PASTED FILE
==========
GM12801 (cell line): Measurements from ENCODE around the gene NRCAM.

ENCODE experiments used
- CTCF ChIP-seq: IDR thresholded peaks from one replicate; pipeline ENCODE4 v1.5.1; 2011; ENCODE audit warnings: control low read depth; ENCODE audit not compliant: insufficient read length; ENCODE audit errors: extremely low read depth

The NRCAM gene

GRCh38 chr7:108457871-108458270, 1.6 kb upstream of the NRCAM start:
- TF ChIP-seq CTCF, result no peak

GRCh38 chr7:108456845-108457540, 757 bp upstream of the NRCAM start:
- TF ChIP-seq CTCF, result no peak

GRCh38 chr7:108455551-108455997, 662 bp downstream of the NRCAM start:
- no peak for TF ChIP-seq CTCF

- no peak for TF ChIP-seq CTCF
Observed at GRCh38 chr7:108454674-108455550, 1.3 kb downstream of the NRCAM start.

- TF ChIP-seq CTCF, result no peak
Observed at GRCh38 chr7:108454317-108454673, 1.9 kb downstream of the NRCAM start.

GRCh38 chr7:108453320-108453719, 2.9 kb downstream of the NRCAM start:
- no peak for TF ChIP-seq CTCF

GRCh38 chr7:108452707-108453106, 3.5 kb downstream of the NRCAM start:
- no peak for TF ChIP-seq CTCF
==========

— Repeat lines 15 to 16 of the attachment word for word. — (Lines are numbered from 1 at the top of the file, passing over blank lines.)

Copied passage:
GRCh38 chr7:108453320-108453719, 2.9 kb downstream of the NRCAM start:
- no peak for TF ChIP-seq CTCF